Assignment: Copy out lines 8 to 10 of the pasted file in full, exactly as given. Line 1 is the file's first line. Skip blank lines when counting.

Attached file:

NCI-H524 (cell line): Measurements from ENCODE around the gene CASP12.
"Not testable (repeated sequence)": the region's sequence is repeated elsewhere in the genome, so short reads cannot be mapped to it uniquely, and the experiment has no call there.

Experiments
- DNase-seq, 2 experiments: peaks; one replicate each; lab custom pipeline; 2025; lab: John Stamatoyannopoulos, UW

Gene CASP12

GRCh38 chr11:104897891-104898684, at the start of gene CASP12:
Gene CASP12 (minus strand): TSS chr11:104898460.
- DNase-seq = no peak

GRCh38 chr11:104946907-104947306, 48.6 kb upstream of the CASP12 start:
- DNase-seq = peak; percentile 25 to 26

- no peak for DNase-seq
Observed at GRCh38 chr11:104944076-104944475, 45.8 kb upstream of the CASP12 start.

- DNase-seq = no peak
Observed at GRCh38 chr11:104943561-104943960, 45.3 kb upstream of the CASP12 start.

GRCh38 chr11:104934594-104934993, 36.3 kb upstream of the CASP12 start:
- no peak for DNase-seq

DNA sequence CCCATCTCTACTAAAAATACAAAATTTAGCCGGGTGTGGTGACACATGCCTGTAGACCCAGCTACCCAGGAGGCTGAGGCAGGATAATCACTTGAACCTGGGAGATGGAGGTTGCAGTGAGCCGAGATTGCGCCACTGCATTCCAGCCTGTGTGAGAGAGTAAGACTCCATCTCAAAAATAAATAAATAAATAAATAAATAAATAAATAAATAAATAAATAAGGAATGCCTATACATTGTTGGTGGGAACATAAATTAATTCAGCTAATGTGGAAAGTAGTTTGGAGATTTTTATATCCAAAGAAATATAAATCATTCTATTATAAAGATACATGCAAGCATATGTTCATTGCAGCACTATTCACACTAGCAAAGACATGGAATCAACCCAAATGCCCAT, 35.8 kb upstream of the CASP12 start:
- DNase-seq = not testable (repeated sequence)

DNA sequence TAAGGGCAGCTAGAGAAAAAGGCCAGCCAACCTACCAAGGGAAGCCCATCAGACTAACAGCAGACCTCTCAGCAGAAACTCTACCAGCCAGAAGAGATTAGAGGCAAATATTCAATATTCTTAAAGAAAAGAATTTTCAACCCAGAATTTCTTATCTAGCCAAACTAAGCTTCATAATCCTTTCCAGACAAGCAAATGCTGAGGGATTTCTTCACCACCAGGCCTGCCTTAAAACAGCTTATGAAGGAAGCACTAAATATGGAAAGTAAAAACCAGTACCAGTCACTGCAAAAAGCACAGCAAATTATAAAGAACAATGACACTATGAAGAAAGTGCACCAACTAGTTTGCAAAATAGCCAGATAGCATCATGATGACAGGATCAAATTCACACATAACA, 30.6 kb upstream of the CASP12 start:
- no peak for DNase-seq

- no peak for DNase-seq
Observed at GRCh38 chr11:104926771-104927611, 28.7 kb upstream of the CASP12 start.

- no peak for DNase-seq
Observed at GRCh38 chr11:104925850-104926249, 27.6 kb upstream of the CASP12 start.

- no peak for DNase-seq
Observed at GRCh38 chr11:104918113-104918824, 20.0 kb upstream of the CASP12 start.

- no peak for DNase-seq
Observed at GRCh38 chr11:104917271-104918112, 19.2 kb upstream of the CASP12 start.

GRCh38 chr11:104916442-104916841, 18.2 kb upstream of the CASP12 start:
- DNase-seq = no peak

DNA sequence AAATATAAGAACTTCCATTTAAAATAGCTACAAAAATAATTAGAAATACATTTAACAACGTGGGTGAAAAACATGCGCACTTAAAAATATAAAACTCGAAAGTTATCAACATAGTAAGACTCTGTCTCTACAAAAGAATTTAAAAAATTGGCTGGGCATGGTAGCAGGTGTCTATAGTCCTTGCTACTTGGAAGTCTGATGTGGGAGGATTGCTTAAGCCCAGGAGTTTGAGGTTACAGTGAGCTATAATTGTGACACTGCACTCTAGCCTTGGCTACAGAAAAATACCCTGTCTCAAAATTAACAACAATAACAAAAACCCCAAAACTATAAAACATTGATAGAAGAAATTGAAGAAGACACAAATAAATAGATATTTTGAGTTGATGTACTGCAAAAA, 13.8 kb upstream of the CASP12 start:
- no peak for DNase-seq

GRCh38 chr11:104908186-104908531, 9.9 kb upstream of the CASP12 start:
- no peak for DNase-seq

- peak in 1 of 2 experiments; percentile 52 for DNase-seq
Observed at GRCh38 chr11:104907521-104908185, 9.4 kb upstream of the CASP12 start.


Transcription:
- DNase-seq = no peak

GRCh38 chr11:104946907-104947306, 48.6 kb upstream of the CASP12 start:
- DNase-seq = peak; percentile 25 to 26